To comedy fans, Keanu has a promising premise; “A pair of milquetoast suburbanites, played by the suburb comedy team of Keegan-Michael Key and Jordan Peele, are thrown into the world of violent criminal activity on a search for an adorable runaway kitten. “ It’s a premise that could carry an entire movie, especially with Key & Peele in the lead roles. But unfortunately the performers, with a script written by Peele and Alex Rubens, rely too much upon the premise being inherently funny and don’t worry enough about filling the film with jokes. The jokes that are there are funny but there simply aren’t enough of them for an hour-and-a-half long film.
Much of the comedy of Keanu is mined from characters with the decidedly not-tough personas of Key and Peele affecting the attitudes and dialects of urban criminality in order recover the titular kitten. Those scenes in which Key’s Clarence and Peele’s Rell are faking their way through fraught transactions with the criminal element are funny and entertaining, playing, as one might expect, like sketches from their beloved and sorely-missed show. Unfortunately, the spaces between those “sketches,” fail to compel. The quest for the kitten, while funny in theory, serves only to move the characters from one comic set piece to another. Worse, the film struggles mightily with tone; the scenes in which the two nerds find themselves in standoffs and gunfights play out as a winking spoof of action and urban crime films, but the scenes meant to establish the characters are straight-faced and boring; Clarence doesn’t stand up for himself enough, Rell has just gone through a tough breakup. Giving the characters such banal motivations could work, if the filmmakers would simply bother to make fun of the banality,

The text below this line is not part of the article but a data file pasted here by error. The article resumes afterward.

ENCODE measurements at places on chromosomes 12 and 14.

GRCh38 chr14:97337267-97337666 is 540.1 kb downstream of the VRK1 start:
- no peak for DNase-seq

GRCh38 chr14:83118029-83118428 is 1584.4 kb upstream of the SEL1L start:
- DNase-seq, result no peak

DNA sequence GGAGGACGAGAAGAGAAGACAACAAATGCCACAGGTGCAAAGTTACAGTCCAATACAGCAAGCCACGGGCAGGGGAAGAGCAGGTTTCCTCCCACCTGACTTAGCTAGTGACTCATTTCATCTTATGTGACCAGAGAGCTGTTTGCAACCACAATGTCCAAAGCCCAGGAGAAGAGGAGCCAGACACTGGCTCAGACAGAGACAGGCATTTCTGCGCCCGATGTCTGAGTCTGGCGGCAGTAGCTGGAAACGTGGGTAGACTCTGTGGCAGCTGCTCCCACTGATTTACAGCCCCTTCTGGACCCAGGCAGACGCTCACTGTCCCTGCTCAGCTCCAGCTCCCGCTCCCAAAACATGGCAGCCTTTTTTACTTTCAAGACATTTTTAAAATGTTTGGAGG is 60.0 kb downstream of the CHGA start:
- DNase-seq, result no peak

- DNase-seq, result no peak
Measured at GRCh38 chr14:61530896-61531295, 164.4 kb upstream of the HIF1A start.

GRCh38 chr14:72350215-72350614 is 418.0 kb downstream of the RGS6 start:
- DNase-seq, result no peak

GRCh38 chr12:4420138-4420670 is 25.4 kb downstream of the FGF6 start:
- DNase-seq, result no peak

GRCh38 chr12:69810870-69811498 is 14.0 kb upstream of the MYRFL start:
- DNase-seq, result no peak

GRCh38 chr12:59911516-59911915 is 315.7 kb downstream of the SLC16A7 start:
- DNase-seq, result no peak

The real upside of Keanu is that we know the Key and Peele partnership did not end with Key and Peele. This is just the first Key and Peele movie, and the performers will learn lessons and improve themselves as comedians for the big screen. Keanu is not an assured movie (frustratingly, the movie backs down from its darkest, funniest joke), it can be assumed that assuredness will come with experience. While Keanu is not a success, it still contains ample evidence of Key and Peele’s talent. The film almost gets away with not being funny enough simply because one or both of its stars are onscreen in almost every scene. We can look forward to the next Key and Peele outing.
Keanu (Warner Bros.)
Director : Peter Atencio
Writer: Jordan Peele, Alex Rubens
Producer: Jordan Peele, Keegan-Michael Key, Peter Principato, Paul young, Joel Zadak
Cinematographer: Jas Shelton
Editor: Nicholas Monsour
Starring: Jordan Peele, Keegan-Michael Key, Method Man, Luis Guzman, Nia Long, Will Forte, Rob Huebel, Anna Faris
English/ R/ 98 min.